Georgia Pioneers

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Genealogy Records available to Members of Georgia Pioneers

  • Index to Marriages 1837 to 1843
Cass County Marriages and Minutes of the Court
  • Cass County Minutes of the Court 1839-1853
  • Lackey, Robert, LWT, transcription (1839)

    Traced Genealogies: Cass County Families

    Akin Holliday

    Cassville Marker

    Map of Cass County
Cherokee Map

The Cherokee Indian Two Runs

On February 9, 1833, William Hicks (Two Runs) wrote a letter to Governor Lumpkin as follows:

"I now consider myself a citizen of this country and take pleasure in introducing to your acquaintance Mr. William Hicks, a native of the Cherokee Nation, who wishes to see you respecting some of the affairs or situation of the Nation, and bring an entire stranger to you and every person in Milledgeville. I have thought proper to direct you these few lines, being you will be pleased to become acquainted with him as he is a gentleman and will give you any information respecting the wishes of the Cherokees." Signed, Two Runs.


more articles . . .
The Etowah Discoveries

Cherokee Descendants

Looking for Cherokee Marriages?

The Skirmish of Cow Creek

When the Creeks were Removed from Georgia

Tomochichi, Friend of General Oglethorpe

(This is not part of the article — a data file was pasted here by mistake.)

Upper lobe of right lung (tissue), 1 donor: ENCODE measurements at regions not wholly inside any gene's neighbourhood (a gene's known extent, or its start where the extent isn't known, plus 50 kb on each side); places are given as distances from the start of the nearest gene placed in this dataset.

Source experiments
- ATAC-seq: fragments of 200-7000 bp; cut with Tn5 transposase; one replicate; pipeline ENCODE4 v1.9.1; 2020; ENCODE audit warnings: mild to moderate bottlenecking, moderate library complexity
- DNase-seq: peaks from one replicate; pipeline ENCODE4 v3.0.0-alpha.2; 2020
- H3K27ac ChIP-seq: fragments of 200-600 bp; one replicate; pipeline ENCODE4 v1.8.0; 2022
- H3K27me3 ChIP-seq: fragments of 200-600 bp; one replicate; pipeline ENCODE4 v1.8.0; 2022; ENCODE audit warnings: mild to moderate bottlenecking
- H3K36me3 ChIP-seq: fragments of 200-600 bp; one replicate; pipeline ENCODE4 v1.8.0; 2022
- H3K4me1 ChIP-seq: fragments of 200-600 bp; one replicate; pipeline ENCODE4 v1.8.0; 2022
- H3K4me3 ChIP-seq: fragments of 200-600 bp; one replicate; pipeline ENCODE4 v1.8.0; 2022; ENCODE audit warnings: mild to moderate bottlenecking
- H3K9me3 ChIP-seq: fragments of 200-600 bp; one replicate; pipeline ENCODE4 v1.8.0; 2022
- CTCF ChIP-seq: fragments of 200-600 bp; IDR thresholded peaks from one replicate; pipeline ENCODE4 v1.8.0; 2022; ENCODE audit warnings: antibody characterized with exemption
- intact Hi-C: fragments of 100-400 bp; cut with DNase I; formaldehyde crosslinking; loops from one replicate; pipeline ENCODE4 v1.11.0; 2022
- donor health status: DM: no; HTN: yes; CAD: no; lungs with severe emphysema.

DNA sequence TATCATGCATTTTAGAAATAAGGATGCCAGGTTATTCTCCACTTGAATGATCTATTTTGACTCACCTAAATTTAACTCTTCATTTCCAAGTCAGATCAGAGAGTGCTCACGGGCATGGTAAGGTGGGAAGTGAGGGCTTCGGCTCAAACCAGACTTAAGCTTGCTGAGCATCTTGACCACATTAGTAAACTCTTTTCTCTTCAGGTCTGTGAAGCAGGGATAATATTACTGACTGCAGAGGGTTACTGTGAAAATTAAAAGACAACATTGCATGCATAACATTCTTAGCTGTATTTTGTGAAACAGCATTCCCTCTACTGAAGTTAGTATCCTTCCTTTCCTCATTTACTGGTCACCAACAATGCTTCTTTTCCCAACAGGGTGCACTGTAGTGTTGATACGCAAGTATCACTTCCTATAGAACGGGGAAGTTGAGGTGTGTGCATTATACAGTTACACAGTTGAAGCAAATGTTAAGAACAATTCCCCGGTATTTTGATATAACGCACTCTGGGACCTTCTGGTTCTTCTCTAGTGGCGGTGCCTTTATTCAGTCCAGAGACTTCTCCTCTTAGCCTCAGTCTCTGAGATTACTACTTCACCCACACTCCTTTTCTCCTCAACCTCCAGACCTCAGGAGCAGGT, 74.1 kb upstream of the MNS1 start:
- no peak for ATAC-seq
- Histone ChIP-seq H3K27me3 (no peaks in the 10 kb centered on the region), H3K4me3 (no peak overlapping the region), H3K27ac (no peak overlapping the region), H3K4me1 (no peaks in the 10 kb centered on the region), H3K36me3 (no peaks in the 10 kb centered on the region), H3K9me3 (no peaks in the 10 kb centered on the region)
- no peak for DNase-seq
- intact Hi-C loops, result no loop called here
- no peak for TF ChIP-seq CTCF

The Difficult Meanderings of Native Americans and Fort Hawkins

The Creek Agency Reserve

Tracing Native Americans

The Creek Sellout in Georgia

All about Echota

Creek Indians Steal Everything...

Red Stick Warriors

Collections of Cherokees and Creeks

Proving that you are of Cherokee Descent The Trail of Tears and Fort Hoskins

Cherokees in the Cohutta Mountains


Battle of Shepherd's Plantation

Platform Mounds at Helen, Georgia

Names of Families in Cass County Probate Records

Cassville Museum Cass County was created in 1832, first called Cass County, originally Cherokee County, renamed Bartow County. See Bartow County for further records

The Case of Hog Smith

The case of James "Hog" Smith concerned a Cherokee accused who was convicted for the killing James Graves in Walker County. Graves was the sheriff of Walker County, and fearing that a mob might overpower his small force, asked Cass County to house the Cherokee. During October of 1834, the death sentence of &Hog" Smith was upheld by the Georgia Supreme Court. Thus, the Indian was removed from the Cassville jail under heavy guard to Murray County, where he was executed. There are a number of cases which may be read about in the Georgia Reports and an assortment of books.